… beginning of darkness.
As night fell over Finland, I went to Suomenlinna. Again.
Viaporin Kekri, the night of the spirits, was organized there. The revival of an old festival of harvest, this celebration brought forth culture and history, opening hidden places to the public for all kinds of performances that exposed echoes of ancient times.
Sometimes, I come up with crazy plans, like spending the weekend 300km away, sleeping in the car during the day, and driving around during the night.
Yep, I did that in the very beginning of June, when I wanted to see Siikalahti, the so-called “best bird lake of Finland”. The name seemed oddly familiar, and I wondered whether I had visited the place during my first trip to Finland, in 2003. I had to make sure. So I drove east and north, past Kotka, Lappeenranta and Imatra, and arrived late in the night in Parikkala, under a deluge. I say “night” because of this very downpour; otherwise, nights are very bright in Finland in this period, and brighter as you go further north.
Given the weather, I had no other option than just sleep… which wasn’t as easy as it sounds like! Mind you, a Skoda Fabia is a small car, and it’s surprisingly not meant to be used as a bedroom. I struggled to find a comfortable position in the passenger seat (I didn’t find any), until exhaustion pushed me to oblivion.
This is the story of a failed endeavour turned into fruitful exploration.
Last May, I wanted to see the blossoming cherry trees. I went to Roihuvuori, where the so-called “cherry park” (Kirsikkapuisto) was opened in 2007, with trees sponsored by the Japanese community in Helsinki. Every year, the Japanese spring festival, Hanami, is celebrated there. Alas, I was one week too late, and there was nothing left in the trees. I found myself alone on the other end of the city, with the very reason why I was there, well… gone.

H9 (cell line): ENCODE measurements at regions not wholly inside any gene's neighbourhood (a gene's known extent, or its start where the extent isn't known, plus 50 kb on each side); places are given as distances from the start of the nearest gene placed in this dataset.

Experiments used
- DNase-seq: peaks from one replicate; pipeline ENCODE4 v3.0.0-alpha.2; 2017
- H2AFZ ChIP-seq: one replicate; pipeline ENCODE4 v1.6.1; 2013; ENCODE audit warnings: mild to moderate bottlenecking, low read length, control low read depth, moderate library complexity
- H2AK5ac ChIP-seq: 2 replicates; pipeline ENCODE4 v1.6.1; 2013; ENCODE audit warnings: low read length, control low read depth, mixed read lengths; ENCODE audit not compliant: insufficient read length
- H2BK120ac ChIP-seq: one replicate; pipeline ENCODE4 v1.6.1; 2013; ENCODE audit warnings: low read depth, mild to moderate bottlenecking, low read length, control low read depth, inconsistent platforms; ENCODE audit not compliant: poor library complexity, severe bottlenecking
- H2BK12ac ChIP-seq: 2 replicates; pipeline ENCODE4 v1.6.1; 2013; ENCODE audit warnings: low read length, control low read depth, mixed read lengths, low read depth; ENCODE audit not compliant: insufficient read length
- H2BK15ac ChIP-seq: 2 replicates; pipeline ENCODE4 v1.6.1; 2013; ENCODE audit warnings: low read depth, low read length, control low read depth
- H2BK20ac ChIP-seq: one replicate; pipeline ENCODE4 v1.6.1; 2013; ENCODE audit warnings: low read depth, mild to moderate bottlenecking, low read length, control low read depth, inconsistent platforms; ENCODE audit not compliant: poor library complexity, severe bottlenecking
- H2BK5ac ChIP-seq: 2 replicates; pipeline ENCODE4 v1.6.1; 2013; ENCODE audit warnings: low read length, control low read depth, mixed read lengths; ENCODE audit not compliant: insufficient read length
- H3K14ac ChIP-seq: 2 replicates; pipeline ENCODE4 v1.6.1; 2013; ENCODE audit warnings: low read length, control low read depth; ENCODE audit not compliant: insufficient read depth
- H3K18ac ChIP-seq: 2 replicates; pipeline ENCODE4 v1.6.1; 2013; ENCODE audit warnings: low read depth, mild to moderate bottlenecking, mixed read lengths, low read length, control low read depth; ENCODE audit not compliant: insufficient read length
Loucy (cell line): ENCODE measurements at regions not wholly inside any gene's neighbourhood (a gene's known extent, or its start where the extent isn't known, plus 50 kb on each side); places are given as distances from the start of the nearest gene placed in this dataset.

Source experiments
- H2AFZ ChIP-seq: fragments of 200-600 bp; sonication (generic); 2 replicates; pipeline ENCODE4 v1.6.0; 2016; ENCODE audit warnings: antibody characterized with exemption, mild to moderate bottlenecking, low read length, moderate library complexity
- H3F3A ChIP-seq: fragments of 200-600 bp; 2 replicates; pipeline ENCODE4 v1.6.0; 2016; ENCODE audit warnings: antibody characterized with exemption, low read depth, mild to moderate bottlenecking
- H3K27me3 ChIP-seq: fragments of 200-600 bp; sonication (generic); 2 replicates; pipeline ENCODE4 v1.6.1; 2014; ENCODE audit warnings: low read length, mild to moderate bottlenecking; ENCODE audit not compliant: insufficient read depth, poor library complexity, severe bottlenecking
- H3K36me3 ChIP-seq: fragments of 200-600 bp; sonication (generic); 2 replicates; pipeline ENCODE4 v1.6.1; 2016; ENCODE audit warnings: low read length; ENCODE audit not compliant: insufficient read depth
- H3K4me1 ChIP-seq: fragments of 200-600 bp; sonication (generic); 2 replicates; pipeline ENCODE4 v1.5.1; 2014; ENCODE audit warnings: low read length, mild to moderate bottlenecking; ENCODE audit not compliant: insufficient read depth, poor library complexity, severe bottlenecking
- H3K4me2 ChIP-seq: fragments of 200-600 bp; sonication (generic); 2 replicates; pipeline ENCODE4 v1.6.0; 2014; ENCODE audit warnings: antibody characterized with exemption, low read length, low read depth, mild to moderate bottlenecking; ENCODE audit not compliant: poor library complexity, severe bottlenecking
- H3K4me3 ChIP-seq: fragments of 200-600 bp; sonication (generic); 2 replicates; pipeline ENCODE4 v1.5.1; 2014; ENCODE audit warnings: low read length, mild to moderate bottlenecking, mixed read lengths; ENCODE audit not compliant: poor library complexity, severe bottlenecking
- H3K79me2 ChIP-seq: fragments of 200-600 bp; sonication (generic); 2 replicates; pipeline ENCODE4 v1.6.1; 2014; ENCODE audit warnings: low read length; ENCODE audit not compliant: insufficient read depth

In September came a long-awaited journey: I traveled to Lapland to witness the famous ruska, the autumnal color bloom. Up there, it’s not only trees that turn yellow and orange: the low vegetation, berry bushes and bog grass alike, takes a different tint, sometimes purple, red or black.
I took two friends from France with me; Alexis and Sylvain were both late sleepers, but talented cooks and enthusiastic sauna-goers. I never expected to eat a home-made pizza in the middle of Lapland, but somehow it happened, and it was delicious! Together we experienced the ruska, the reindeers on the side of the road, the rain (a bit of it, and sometimes more, every day. Like Brittany), and other wonders!
This is only a first peek into this trip, a short mise en bouche, if you will. Like I said in a previous article, I’m really far behind in my picture editing, and so am I in my writing, but I want to talk about more recent things while the memory stays vivid in my mind. So I took the backwards timeline, and am going back by almost two months. Yes, I consider that “recent”. Please bear with me.
When I came back from Hungary, I found Finland somewhat warmer (warmer than before, not warmer than Budapest). It was the month of May, which means the owl chicks had left the eggs. Therefore, the adults would be outside the nest, but close, guarding the area against unwanted guests. My friend Karri, who was my guide around Hämeenlinna the summer before, has a nesting box in his garden; he invited me to check it.
He picked me up at the bus station, but first took me to Ahvenisto. There’s a beach and a swimming pool there, and both were cramped in this warm afternoon (can I use the word “torrid”? There were more than twenty degrees!); there’s also a motor race circuit, but that’s not what we were interested in.
Ahvenisto has woods as well, and a small protected area, crossed by nature trails. We were looking for Greenish warbler (Phylloscopus trochiloides) and Red-throated flycatcher (Ficedula parva), but we dipped badly, without even hearing one. Karri told me that, after this long winter, forests were unusually silent.